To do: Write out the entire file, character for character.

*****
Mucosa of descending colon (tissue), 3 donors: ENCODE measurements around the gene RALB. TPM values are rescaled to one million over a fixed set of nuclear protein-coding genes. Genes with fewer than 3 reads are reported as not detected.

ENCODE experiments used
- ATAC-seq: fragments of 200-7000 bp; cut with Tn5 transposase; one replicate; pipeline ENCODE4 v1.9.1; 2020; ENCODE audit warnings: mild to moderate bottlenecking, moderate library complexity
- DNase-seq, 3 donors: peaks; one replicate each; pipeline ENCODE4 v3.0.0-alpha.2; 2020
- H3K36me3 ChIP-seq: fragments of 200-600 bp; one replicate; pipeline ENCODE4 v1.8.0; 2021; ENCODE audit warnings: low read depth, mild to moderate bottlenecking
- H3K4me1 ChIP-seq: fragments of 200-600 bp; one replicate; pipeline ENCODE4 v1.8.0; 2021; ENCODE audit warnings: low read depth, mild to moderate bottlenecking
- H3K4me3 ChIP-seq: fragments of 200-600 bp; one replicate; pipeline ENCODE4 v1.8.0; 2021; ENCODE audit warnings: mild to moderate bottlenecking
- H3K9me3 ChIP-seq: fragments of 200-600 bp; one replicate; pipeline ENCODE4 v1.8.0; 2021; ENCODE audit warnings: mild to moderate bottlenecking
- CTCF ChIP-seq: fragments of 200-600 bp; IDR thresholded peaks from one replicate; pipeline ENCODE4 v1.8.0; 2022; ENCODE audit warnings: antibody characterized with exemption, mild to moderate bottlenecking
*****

Mucosa of descending colon (tissue), 3 donors: ENCODE measurements around the gene RALB. TPM values are rescaled to one million over a fixed set of nuclear protein-coding genes. Genes with fewer than 3 reads are reported as not detected.

ENCODE experiments used
- ATAC-seq: fragments of 200-7000 bp; cut with Tn5 transposase; one replicate; pipeline ENCODE4 v1.9.1; 2020; ENCODE audit warnings: mild to moderate bottlenecking, moderate library complexity
- DNase-seq, 3 donors: peaks; one replicate each; pipeline ENCODE4 v3.0.0-alpha.2; 2020
- H3K36me3 ChIP-seq: fragments of 200-600 bp; one replicate; pipeline ENCODE4 v1.8.0; 2021; ENCODE audit warnings: low read depth, mild to moderate bottlenecking
- H3K4me1 ChIP-seq: fragments of 200-600 bp; one replicate; pipeline ENCODE4 v1.8.0; 2021; ENCODE audit warnings: low read depth, mild to moderate bottlenecking
- H3K4me3 ChIP-seq: fragments of 200-600 bp; one replicate; pipeline ENCODE4 v1.8.0; 2021; ENCODE audit warnings: mild to moderate bottlenecking
- H3K9me3 ChIP-seq: fragments of 200-600 bp; one replicate; pipeline ENCODE4 v1.8.0; 2021; ENCODE audit warnings: mild to moderate bottlenecking
- CTCF ChIP-seq: fragments of 200-600 bp; IDR thresholded peaks from one replicate; pipeline ENCODE4 v1.8.0; 2022; ENCODE audit warnings: antibody characterized with exemption, mild to moderate bottlenecking